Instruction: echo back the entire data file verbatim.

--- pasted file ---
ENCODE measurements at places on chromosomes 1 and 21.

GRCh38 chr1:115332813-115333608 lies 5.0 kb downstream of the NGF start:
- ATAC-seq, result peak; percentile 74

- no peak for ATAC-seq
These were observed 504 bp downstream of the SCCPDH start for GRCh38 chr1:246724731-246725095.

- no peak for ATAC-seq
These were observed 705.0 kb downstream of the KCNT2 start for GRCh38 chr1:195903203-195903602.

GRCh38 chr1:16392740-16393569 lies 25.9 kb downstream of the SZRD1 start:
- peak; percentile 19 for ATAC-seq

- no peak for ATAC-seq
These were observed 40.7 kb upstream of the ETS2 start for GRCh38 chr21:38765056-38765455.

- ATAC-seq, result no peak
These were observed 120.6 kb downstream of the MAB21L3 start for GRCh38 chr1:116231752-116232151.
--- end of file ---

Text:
ENCODE measurements at places on chromosomes 1 and 21.

GRCh38 chr1:115332813-115333608 lies 5.0 kb downstream of the NGF start:
- ATAC-seq, result peak; percentile 74

- no peak for ATAC-seq
These were observed 504 bp downstream of the SCCPDH start for GRCh38 chr1:246724731-246725095.

- no peak for ATAC-seq
These were observed 705.0 kb downstream of the KCNT2 start for GRCh38 chr1:195903203-195903602.

GRCh38 chr1:16392740-16393569 lies 25.9 kb downstream of the SZRD1 start:
- peak; percentile 19 for ATAC-seq

- no peak for ATAC-seq
These were observed 40.7 kb upstream of the ETS2 start for GRCh38 chr21:38765056-38765455.

- ATAC-seq, result no peak
These were observed 120.6 kb downstream of the MAB21L3 start for GRCh38 chr1:116231752-116232151.